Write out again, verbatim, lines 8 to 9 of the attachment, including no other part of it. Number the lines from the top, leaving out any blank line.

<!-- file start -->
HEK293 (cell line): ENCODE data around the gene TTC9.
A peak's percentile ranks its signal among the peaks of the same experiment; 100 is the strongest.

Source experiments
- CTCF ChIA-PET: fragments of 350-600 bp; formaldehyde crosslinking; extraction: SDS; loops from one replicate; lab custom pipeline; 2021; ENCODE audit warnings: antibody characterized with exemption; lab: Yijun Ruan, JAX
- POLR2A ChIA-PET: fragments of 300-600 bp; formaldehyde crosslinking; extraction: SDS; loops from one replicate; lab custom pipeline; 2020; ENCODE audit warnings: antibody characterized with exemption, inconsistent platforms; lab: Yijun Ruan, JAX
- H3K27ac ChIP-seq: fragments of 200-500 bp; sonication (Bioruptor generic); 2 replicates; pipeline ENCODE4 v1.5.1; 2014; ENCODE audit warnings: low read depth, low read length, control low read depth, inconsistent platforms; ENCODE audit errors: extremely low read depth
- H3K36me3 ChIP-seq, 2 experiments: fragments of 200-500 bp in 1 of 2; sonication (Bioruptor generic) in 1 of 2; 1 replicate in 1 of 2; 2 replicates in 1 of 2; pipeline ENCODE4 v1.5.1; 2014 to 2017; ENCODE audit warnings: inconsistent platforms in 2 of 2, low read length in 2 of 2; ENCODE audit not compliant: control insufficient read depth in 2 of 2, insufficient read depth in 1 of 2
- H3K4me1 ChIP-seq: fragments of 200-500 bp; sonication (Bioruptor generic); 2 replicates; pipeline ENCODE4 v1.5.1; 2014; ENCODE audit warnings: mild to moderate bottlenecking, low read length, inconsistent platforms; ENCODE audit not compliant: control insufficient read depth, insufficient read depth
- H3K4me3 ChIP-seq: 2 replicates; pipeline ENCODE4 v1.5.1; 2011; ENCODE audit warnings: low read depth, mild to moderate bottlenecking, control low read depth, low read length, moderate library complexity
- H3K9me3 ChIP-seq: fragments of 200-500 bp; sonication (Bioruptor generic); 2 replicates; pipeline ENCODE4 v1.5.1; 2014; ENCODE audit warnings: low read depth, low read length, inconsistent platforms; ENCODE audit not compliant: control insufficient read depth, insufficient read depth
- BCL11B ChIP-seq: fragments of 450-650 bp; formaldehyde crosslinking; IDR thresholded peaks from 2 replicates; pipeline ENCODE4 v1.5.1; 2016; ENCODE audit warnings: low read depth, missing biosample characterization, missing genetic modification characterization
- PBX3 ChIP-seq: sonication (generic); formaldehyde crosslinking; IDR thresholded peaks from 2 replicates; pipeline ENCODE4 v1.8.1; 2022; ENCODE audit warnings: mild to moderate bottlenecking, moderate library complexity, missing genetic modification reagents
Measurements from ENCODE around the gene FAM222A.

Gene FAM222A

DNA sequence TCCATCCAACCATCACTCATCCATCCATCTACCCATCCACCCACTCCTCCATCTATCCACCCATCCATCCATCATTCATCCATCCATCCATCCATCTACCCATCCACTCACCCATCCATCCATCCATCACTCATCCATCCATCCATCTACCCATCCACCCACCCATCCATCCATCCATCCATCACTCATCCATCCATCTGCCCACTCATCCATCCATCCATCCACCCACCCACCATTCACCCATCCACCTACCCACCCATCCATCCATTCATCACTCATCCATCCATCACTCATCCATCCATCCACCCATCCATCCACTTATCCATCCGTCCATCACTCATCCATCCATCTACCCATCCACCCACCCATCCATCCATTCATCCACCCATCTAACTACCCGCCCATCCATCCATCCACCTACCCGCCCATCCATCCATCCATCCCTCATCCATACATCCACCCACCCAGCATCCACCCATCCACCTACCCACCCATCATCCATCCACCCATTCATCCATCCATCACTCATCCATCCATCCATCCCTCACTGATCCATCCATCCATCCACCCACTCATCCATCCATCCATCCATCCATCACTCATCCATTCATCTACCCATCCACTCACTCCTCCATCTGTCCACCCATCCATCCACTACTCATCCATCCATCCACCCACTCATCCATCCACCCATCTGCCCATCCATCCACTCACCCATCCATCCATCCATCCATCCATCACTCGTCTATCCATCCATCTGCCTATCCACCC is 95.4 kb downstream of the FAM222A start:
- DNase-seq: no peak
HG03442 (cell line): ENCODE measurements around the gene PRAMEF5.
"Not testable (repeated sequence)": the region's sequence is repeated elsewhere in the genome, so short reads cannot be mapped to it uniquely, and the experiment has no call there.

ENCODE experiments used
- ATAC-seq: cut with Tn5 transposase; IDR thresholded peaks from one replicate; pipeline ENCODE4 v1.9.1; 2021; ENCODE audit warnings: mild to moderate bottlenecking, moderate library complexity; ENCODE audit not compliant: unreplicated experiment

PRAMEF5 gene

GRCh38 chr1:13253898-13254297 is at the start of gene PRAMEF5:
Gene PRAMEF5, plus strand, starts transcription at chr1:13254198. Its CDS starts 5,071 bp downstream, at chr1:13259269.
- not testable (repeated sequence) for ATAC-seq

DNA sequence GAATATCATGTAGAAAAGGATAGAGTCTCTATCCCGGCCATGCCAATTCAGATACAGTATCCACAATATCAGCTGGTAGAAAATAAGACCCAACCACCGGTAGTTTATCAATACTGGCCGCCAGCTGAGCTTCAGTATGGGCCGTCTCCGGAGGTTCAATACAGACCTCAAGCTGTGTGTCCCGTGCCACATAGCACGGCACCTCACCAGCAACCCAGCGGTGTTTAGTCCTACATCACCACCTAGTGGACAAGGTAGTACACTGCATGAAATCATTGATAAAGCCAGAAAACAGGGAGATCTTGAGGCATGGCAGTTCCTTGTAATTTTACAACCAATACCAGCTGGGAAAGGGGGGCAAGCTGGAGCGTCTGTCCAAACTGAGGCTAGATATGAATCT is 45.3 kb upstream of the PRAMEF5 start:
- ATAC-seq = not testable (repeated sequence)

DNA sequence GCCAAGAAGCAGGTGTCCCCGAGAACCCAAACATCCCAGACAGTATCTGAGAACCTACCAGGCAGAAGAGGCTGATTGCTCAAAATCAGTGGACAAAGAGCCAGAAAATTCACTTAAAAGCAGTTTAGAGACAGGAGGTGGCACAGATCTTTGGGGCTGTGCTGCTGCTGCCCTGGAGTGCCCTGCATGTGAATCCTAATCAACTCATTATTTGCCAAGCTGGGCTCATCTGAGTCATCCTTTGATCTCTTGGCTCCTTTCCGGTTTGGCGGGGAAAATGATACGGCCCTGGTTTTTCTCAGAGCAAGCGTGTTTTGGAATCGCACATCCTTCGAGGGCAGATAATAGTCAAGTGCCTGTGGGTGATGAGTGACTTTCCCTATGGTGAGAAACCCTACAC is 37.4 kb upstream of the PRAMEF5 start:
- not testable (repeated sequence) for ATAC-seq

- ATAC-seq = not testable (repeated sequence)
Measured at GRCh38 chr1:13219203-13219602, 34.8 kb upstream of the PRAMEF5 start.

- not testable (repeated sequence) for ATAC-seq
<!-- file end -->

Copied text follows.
- H3K4me1 ChIP-seq: fragments of 200-500 bp; sonication (Bioruptor generic); 2 replicates; pipeline ENCODE4 v1.5.1; 2014; ENCODE audit warnings: mild to moderate bottlenecking, low read length, inconsistent platforms; ENCODE audit not compliant: control insufficient read depth, insufficient read depth
- H3K4me3 ChIP-seq: 2 replicates; pipeline ENCODE4 v1.5.1; 2011; ENCODE audit warnings: low read depth, mild to moderate bottlenecking, control low read depth, low read length, moderate library complexity